Analysis

How to choose the world’s top health diplomat

BMJ 2016; 355 doi: https://doi.org/10.1136/bmj.i5746 (Published 28 October 2016) Cite this as: BMJ 2016;355:i5746
  1. Ilona Kickbusch, director1,
  2. Ngaire Woods, dean2,
  3. Peter Piot, director3,
  4. Kamran Abbasi, executive editor4
  1. 1Global Health Centre, Graduate Institute for International and Development Studies, Geneva, Switzerland
  2. 2Blavatnik School of Government and Director of the Global Economic Governance Programme, University of Oxford, Oxford, UK
  3. 3London School of Hygiene and Tropical Medicine, London, UK
  4. 4The BMJ, London, UK
  1. Correspondence to: Ilona.Kickbusch{at}graduateinstitute.ch
  • Accepted 24 October 2016

Ilona Kickbusch and colleagues discuss the qualities required for the next director general of the World Health Organization

In May 2017 a new director general of the World Health Organization will be elected—one of the world’s most critical appointments. The process is long and highly political. In January 2017 the executive board of WHO will shortlist a maximum of three candidates from the field of six (table 1), and the new director general will be elected from the shortlist by all 194 member states at the World Health Assembly in May 2017.

View this table:
Table 1

Candidates for WHO director general1

What does the job of director general involve?

WHO has outlined selection criteria (box 1), but the position is ultimately a political one. Technical excellence in public health is only part of the requirement, although it does provide additional credibility and insight for decision making.

Box 1: Job criteria

Under resolution WHA65.152 the candidates nominated by the board should fulfil the following criteria, while underscoring the paramount importance of professional qualifications and integrity and the need to pay due regard to equitable geographical representation, as well as gender balance:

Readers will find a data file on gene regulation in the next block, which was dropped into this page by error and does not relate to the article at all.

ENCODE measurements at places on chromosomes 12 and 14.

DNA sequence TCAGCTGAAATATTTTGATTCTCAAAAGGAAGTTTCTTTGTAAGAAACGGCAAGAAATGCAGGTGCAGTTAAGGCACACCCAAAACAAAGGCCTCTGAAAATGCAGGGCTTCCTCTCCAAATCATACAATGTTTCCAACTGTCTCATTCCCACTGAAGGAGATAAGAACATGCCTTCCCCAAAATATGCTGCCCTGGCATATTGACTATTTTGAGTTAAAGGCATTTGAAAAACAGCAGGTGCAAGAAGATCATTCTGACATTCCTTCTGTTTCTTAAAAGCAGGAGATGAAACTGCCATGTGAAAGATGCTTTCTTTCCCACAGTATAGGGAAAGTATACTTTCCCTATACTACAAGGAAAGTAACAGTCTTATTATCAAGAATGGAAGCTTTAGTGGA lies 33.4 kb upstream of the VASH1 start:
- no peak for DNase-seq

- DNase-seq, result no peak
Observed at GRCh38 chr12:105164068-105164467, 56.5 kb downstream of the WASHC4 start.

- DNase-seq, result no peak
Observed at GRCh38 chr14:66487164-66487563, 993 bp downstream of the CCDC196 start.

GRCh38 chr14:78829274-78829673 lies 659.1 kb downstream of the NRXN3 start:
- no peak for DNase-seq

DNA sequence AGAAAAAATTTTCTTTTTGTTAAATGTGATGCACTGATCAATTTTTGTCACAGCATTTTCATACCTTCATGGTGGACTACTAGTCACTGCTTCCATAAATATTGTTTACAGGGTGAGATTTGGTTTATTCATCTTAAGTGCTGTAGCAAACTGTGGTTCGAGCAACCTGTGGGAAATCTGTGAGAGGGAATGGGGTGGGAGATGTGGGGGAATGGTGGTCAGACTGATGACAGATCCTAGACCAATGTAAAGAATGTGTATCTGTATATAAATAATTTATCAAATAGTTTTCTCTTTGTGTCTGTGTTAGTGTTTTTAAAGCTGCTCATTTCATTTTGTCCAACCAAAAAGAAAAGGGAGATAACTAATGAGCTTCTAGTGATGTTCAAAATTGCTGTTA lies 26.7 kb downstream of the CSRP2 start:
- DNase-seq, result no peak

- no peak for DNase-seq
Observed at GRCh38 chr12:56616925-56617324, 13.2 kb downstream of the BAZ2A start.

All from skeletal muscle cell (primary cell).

• A strong technical background in a health field, including experience in public health

  • Exposure to, and extensive experience in, international health

  • Demonstrable leadership skills and experience

  • Excellent communication and advocacy skills

  • Demonstrable competence in organisational management

  • Sensitivity to cultural, social, and political differences

  • Strong commitment to the mission and objectives of WHO

  • Good health conditions required of all staff members of the organisation

  • Sufficient skill in at least one of the official working languages of the Executive Board and the Health Assembly

It is a powerful role—the director general can declare a public health emergency of international concern. They are in regular contact with the UN secretary general, heads of state, political leaders, development banks, ministers of health, and major funders. Using the …

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